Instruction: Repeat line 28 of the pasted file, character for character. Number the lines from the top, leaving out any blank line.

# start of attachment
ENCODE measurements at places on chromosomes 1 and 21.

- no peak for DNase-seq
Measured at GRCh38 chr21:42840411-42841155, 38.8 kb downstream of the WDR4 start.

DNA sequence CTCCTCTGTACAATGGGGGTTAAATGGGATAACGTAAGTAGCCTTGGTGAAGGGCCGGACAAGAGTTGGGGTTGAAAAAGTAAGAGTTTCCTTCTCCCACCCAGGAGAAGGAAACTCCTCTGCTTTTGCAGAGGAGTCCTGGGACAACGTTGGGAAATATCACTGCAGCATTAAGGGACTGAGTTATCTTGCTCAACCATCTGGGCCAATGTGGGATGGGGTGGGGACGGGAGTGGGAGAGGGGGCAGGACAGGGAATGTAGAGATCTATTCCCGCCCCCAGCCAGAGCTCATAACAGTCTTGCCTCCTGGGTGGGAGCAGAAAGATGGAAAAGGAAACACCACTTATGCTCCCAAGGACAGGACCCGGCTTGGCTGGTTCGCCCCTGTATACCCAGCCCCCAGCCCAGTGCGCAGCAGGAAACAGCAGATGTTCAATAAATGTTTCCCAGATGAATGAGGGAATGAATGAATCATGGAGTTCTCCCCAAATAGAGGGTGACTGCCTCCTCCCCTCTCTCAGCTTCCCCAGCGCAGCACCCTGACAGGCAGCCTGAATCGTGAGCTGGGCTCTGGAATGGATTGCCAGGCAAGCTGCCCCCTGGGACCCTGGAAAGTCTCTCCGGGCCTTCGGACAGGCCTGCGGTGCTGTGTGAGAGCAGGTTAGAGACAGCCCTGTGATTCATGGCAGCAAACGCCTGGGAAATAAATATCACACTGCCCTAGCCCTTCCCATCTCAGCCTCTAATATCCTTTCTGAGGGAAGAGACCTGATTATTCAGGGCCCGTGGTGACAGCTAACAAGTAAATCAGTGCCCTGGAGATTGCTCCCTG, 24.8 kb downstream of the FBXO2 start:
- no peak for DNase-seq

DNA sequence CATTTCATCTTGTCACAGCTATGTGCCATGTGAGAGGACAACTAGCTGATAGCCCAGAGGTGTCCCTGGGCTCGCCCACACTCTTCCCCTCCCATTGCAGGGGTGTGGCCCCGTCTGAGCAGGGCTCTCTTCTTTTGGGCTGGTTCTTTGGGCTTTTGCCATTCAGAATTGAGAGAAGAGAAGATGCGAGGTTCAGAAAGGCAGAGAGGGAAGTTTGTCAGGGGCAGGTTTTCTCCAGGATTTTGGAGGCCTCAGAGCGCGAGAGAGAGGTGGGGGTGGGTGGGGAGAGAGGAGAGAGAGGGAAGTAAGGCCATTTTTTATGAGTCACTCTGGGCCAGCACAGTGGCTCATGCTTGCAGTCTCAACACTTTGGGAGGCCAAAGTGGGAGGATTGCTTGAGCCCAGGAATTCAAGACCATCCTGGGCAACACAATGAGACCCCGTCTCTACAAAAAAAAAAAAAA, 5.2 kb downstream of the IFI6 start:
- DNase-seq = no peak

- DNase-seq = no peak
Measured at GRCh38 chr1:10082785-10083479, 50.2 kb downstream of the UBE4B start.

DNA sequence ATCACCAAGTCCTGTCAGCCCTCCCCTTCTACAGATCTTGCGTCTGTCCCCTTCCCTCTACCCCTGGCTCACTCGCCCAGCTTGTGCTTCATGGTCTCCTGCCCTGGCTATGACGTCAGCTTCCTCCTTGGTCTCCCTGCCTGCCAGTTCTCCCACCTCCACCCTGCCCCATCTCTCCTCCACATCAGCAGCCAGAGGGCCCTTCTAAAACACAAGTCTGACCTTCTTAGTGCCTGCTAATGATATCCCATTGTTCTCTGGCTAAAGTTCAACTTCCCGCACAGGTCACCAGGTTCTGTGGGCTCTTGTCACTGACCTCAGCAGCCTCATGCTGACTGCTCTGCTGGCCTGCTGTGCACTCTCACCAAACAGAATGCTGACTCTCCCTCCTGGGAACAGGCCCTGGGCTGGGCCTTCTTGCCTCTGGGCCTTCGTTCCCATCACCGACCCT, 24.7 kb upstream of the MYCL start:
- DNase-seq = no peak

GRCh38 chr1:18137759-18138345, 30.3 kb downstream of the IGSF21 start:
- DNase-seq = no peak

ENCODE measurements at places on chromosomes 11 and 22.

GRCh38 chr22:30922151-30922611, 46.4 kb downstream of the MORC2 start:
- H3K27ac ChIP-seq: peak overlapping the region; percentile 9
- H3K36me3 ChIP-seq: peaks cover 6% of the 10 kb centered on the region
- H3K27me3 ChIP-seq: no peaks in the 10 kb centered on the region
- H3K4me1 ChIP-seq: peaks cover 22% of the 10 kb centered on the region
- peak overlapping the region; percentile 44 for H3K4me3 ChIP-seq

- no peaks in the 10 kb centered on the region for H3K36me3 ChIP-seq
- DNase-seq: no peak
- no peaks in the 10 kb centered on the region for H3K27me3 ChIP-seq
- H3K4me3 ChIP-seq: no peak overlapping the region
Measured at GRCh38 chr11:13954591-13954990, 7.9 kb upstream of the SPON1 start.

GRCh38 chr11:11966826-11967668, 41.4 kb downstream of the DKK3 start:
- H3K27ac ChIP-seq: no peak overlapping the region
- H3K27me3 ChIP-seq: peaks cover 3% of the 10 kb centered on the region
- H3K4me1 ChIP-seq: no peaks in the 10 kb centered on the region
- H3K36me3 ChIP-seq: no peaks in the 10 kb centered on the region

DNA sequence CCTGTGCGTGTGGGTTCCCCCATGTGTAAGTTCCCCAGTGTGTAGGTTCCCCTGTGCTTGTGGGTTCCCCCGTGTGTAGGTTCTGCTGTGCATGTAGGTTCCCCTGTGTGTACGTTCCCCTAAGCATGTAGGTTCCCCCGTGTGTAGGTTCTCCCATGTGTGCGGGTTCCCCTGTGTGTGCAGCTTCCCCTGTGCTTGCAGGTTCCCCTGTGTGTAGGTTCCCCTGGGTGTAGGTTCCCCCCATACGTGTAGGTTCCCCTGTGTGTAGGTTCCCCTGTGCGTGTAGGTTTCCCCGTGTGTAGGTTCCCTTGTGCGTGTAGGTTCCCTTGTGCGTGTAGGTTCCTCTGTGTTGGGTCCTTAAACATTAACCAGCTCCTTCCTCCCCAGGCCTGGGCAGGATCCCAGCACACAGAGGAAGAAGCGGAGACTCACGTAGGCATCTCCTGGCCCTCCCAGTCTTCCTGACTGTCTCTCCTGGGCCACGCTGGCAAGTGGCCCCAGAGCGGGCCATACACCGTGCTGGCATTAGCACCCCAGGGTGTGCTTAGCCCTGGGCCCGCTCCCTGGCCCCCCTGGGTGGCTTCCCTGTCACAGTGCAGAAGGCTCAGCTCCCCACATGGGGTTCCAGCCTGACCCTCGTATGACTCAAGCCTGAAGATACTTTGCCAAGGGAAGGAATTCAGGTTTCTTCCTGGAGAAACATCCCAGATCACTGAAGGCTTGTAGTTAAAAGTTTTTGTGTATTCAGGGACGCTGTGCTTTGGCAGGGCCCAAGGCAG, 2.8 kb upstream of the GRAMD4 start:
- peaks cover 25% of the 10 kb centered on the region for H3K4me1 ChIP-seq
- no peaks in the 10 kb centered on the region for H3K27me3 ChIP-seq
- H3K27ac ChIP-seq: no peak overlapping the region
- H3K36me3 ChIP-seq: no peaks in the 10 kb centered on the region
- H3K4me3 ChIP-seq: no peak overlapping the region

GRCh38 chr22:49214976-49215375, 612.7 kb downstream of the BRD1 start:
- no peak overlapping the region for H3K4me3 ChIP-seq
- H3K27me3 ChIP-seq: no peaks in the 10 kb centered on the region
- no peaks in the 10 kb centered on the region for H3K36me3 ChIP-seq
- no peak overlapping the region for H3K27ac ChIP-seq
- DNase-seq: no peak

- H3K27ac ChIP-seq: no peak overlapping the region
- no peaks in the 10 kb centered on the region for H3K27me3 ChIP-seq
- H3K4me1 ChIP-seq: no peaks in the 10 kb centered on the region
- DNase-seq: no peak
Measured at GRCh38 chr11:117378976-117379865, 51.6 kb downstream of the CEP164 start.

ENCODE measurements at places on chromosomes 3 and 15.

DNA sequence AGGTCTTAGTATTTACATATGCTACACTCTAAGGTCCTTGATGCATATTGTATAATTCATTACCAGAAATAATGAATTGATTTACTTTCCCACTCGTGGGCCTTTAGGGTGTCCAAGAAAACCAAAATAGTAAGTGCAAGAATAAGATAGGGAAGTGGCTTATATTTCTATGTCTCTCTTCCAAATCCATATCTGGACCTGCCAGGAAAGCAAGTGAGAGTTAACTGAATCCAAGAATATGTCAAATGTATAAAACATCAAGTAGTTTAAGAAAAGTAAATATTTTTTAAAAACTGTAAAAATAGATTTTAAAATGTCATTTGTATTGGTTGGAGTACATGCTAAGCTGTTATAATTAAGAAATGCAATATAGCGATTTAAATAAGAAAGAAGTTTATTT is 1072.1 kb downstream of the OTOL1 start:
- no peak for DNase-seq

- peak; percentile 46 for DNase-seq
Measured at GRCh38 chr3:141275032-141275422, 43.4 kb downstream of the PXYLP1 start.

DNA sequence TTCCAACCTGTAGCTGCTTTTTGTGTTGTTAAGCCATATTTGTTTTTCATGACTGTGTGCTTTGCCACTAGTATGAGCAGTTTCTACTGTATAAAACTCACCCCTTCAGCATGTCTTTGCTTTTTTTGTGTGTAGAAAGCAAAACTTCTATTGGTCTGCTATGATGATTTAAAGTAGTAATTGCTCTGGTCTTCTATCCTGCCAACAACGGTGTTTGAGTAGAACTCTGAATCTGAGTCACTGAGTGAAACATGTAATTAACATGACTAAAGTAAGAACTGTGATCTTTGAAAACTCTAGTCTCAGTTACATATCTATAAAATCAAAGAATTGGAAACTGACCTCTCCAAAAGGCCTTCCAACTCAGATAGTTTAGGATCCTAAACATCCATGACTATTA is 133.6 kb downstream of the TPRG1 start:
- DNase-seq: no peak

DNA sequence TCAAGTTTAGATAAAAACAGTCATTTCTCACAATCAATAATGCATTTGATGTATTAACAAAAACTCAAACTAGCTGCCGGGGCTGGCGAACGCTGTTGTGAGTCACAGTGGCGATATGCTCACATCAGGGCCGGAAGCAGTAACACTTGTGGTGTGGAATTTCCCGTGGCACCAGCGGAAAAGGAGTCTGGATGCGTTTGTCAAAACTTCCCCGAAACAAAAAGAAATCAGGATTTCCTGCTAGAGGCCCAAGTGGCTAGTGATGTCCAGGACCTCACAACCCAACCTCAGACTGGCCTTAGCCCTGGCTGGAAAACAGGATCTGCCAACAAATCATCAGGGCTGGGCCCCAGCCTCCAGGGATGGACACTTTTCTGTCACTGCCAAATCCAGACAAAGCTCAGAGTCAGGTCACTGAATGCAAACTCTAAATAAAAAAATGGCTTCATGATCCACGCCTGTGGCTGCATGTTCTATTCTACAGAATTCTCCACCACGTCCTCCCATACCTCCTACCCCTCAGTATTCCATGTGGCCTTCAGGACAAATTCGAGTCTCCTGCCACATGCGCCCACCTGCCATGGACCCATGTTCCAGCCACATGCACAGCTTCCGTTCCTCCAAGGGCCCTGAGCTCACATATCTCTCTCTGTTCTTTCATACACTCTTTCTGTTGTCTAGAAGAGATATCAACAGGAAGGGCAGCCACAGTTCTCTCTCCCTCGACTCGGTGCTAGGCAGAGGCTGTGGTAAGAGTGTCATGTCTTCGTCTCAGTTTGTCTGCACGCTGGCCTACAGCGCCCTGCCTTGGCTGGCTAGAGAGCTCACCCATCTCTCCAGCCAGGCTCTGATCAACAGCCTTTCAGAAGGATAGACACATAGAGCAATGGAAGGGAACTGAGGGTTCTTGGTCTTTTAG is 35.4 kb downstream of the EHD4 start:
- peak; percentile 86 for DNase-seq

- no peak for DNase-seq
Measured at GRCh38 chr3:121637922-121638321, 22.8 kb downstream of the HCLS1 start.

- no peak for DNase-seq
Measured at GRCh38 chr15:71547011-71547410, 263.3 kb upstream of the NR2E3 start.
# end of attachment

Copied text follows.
- H3K27me3 ChIP-seq: peaks cover 3% of the 10 kb centered on the region